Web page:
As I begin to write this article, I can still hear the humming of helicopter blades as police make their rounds. They are continuing their patrol of the skies surrounding the campus of University of North Carolina at Charlotte (UNCC). Many students are still stuck on campus, sitting in locked rooms, awaiting evacuation.
April 30th, 2019 was the last day of classes. It should have been a celebration, marked by the end of the semester and a budding of excitement for the summer ahead. Instead, it was marked by tragedy, grief, and biting questions: “How could this have happened here?,” “How do we move forward?,” “Are we still safe?,” “Where is God?”
As members of our Mercy family gathered to pray over UNCC students and their campus last night, one of our pastors offered the answer to this last question in Psalm 94.
‘He who planted the ear, does he not hear?
He who formed the eye, does he not see?
He who disciplines the nations, does he not rebuke?
He who teaches man knowledge–
the Lord– knows the thoughts of man,
that they are but a breath.
For the Lord will not forsake his people;
he will not abandon his heritage;
For justice will return to the righteous,
and all the upright in heart will follow it.’
Verses 8-11, 14-15
God is in the thick of this with us. He hears us and he sees us. He knows what happened yesterday, and has promised to neither forsake nor abandon us in the midst of pain, sorrow, and confusion.
In verse 19, the psalmist writes, “When the cares of my heart are many, your consolations cheer my soul.” What are the consolations of the Lord that can bring cheerfulness at such a time as this? God has sent his best for us all. He has sent Christ, who has made us “alive together with him… canceling the record of debt that stood against us… This he set aside, nailing it to the cross. He disarmed the rulers and authorities and put them to open shame, by triumphing over them in him” (Colossians 2:13-15).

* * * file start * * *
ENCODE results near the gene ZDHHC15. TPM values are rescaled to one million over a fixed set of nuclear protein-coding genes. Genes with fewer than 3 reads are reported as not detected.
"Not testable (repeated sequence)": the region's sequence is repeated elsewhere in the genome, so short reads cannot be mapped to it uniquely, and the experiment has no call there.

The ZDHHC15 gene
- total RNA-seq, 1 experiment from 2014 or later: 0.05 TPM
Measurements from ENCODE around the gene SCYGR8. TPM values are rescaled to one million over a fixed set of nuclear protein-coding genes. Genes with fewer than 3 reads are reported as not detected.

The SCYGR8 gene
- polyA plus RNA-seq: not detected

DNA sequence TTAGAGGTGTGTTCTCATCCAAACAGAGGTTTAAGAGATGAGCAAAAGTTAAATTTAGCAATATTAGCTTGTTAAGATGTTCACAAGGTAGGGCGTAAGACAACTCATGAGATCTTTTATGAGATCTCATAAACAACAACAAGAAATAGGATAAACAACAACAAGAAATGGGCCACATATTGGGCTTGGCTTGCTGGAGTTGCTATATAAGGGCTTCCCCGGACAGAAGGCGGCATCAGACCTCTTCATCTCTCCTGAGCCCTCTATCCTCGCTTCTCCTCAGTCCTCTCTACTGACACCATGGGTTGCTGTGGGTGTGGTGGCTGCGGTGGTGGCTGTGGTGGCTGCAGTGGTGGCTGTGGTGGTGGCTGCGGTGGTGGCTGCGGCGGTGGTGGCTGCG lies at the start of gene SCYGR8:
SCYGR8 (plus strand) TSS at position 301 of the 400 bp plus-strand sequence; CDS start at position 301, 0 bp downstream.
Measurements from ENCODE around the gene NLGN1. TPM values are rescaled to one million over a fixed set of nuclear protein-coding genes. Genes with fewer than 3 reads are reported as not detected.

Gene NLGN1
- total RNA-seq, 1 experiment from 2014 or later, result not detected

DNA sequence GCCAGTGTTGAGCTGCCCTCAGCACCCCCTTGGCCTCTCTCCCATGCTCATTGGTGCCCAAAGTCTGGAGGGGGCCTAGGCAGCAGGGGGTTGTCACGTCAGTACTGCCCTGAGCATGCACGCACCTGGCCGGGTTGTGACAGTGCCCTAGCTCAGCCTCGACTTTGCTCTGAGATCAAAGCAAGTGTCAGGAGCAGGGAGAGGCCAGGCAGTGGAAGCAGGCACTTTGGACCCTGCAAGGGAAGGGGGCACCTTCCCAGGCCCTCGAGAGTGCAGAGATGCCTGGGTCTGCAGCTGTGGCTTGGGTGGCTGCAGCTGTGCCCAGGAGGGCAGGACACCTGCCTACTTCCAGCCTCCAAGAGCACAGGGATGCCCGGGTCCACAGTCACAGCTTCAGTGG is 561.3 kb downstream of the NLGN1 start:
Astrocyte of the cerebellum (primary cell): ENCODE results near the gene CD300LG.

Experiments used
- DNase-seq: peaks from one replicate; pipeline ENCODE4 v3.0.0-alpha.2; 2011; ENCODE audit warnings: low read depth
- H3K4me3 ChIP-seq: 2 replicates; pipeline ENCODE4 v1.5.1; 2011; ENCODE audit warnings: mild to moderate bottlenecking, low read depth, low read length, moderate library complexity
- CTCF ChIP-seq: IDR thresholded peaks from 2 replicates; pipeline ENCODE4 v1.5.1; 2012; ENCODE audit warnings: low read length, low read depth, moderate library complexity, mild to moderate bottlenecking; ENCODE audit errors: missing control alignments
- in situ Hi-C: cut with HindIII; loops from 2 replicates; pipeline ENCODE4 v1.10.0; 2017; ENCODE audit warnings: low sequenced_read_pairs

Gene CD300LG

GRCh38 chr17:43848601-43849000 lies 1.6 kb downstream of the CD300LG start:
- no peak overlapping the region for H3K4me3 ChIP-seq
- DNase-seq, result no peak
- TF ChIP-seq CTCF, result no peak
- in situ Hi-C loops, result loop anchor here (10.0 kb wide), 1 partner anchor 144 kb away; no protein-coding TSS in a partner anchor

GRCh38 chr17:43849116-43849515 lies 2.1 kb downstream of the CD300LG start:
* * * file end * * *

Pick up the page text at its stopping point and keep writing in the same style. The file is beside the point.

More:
Christ has cleared away the enemies of sin and death for those who have repented and believe in him. Church, as we reflect on and process the events of yesterday, we must be moved to compassion. We are the hands and feet of our victorious Christ, so let’s act like it. Let’s mourn with those who are hurting at UNCC, meeting real needs and loving sacrificially. Let’s intercede in prayer for UNCC’s campus because the weapons of our warfare are not of the flesh (2 Corinthians 10:3-4). Let’s proclaim the living and triumphant hope we have in Christ, the only hope that is able to shine light into the most evil darkness and not be overcome.